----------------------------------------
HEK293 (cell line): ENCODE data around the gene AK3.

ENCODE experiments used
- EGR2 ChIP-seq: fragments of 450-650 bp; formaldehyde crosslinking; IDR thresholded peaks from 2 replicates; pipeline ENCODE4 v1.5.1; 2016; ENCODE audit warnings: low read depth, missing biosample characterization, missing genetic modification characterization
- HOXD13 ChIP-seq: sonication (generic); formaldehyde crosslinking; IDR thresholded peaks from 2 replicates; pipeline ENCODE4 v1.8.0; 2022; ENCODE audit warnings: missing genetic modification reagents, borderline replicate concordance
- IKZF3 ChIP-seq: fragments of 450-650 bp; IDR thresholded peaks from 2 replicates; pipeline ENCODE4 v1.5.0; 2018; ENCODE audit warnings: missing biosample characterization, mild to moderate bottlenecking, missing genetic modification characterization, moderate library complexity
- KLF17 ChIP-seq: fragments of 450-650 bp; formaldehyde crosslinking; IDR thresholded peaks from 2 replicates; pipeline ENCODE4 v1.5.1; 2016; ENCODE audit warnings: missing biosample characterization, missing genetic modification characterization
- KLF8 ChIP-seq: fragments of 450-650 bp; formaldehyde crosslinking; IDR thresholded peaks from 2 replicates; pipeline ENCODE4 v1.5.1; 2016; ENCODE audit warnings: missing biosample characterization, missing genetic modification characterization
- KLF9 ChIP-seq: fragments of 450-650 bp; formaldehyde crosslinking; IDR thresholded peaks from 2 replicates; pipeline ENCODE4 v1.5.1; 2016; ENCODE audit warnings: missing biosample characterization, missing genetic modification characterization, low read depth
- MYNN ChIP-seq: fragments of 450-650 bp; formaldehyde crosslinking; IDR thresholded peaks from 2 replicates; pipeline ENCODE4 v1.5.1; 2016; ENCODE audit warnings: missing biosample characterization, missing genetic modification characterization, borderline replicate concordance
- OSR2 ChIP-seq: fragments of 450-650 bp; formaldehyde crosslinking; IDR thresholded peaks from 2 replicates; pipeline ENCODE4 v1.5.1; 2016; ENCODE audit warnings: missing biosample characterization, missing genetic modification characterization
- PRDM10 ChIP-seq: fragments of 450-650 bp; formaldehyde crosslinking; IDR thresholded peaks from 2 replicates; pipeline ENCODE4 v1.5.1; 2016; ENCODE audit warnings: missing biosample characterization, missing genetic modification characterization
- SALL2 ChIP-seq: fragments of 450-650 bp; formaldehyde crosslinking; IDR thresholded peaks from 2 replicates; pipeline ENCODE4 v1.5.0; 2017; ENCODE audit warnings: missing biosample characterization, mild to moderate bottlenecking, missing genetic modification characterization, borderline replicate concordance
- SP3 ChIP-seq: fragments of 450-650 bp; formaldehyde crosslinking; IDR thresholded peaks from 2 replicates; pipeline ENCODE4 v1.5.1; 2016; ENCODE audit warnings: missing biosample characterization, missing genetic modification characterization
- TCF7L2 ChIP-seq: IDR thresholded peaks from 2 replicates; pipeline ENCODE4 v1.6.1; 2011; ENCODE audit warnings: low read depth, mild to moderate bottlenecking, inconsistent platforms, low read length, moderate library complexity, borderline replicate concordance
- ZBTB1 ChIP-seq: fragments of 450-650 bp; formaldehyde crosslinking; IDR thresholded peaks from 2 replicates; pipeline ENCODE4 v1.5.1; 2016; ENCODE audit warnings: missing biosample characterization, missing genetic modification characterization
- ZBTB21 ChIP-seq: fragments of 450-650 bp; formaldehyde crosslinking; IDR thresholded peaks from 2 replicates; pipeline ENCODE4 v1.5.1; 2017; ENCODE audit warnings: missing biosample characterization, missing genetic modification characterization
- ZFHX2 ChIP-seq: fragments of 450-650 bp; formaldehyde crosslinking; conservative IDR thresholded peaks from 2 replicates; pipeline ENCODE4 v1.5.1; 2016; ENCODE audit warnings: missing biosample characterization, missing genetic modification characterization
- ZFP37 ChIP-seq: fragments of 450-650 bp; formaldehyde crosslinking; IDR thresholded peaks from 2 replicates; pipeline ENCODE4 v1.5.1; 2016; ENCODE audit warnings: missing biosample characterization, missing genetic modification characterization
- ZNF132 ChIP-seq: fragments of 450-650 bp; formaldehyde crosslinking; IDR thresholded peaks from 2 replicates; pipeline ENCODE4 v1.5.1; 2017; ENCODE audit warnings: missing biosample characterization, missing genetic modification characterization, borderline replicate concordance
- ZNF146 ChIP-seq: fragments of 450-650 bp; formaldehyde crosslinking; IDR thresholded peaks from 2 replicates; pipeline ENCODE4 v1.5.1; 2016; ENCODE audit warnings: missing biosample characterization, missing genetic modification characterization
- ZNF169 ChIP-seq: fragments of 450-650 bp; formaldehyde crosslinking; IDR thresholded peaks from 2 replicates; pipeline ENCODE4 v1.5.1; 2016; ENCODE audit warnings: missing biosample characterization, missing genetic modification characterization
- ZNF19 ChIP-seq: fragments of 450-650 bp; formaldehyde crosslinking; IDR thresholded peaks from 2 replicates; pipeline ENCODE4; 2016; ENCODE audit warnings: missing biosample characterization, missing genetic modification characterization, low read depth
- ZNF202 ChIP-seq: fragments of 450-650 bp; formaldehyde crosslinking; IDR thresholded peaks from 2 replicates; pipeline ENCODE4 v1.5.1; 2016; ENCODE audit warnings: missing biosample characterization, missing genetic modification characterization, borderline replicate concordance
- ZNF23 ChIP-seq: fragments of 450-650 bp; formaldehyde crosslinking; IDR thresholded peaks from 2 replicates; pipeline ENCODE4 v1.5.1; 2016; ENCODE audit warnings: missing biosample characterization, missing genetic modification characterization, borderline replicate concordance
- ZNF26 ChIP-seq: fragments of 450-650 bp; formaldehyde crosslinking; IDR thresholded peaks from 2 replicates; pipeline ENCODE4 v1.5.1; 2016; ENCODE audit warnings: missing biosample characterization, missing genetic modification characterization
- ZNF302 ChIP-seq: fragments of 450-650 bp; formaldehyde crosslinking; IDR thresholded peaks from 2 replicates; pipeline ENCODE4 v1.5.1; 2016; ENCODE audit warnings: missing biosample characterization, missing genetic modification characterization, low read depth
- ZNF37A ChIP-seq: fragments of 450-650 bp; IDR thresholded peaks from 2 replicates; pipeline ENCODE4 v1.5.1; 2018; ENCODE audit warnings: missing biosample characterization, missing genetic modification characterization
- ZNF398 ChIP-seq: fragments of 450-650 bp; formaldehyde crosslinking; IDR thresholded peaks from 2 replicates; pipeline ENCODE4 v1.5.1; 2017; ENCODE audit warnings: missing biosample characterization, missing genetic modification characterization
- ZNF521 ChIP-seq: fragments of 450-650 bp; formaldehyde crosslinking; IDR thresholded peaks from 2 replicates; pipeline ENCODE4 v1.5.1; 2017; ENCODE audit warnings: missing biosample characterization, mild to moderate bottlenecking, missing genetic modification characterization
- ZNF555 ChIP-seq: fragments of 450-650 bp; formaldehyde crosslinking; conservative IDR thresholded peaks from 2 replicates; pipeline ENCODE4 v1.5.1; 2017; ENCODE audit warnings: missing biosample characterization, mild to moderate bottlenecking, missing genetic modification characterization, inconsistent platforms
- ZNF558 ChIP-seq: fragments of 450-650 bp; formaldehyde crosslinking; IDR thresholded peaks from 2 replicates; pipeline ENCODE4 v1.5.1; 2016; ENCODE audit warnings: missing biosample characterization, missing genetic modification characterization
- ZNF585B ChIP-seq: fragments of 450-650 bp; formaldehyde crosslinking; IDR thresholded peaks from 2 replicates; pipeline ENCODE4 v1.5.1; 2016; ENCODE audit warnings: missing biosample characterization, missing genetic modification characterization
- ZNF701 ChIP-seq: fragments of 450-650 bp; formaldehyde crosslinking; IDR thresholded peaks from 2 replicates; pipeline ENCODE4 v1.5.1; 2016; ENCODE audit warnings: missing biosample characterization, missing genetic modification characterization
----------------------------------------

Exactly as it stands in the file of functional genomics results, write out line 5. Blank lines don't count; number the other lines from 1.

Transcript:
- IKZF3 ChIP-seq: fragments of 450-650 bp; IDR thresholded peaks from 2 replicates; pipeline ENCODE4 v1.5.0; 2018; ENCODE audit warnings: missing biosample characterization, mild to moderate bottlenecking, missing genetic modification characterization, moderate library complexity